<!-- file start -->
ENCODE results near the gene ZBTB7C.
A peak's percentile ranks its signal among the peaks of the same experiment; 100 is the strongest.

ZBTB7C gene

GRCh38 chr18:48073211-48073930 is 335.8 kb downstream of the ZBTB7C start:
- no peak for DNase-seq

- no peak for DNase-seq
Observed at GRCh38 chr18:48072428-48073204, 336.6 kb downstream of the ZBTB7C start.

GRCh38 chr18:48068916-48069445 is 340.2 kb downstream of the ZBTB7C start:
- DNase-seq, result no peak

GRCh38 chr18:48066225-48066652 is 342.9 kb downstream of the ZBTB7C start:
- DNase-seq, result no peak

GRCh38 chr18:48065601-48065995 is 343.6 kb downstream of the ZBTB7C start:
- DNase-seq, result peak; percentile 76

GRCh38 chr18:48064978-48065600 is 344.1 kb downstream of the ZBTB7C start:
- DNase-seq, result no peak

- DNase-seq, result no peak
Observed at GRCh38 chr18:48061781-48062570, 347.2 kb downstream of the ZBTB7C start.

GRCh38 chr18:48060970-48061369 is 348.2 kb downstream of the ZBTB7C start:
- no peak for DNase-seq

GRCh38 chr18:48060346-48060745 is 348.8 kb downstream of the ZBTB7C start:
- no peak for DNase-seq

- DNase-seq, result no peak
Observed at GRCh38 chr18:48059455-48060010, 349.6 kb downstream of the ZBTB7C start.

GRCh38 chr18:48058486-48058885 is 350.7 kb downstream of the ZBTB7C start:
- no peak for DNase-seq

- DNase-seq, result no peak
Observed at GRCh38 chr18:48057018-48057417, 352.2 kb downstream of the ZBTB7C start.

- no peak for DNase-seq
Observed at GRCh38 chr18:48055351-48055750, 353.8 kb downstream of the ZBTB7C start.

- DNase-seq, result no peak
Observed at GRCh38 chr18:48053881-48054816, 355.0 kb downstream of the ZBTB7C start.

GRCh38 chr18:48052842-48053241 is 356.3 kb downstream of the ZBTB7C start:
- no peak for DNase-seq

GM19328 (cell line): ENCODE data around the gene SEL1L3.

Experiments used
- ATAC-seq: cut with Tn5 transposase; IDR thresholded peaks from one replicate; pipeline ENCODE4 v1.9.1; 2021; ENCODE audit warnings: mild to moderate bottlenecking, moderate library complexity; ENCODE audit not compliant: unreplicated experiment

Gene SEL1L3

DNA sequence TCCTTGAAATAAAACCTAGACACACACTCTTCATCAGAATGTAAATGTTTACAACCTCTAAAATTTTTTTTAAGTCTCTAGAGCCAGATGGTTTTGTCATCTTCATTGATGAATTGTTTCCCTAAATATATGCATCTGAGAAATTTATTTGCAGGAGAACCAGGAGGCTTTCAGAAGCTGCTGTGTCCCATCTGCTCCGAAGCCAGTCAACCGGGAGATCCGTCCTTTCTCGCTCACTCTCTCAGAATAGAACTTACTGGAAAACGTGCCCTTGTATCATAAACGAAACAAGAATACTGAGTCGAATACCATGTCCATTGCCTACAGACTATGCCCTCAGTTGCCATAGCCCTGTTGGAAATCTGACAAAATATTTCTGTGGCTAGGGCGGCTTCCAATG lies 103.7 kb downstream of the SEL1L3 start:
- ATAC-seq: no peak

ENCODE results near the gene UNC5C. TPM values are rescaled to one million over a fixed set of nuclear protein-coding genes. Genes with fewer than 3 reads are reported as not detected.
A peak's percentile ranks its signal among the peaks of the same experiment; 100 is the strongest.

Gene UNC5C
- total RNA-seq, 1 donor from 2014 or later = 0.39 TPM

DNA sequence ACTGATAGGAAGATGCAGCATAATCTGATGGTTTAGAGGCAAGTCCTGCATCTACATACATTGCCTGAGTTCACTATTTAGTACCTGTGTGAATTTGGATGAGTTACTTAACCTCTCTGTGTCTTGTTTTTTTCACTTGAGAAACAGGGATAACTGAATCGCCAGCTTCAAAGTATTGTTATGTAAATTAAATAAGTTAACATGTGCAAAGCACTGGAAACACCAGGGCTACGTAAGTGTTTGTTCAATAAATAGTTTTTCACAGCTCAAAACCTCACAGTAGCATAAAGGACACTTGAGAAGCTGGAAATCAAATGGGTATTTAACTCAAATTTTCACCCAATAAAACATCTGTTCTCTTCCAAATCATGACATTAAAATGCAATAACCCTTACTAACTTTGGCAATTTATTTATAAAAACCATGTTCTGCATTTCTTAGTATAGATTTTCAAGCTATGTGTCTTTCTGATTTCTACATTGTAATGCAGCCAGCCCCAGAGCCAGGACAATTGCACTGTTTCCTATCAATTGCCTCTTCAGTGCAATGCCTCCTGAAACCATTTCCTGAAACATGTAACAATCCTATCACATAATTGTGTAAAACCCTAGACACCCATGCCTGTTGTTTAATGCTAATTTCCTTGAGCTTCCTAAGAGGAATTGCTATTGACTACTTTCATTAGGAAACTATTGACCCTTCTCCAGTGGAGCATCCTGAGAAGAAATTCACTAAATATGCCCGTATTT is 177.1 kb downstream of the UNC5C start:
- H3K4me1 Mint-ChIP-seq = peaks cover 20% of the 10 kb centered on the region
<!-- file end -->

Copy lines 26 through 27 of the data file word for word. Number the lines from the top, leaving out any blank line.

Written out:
- DNase-seq, result no peak
Observed at GRCh38 chr18:48057018-48057417, 352.2 kb downstream of the ZBTB7C start.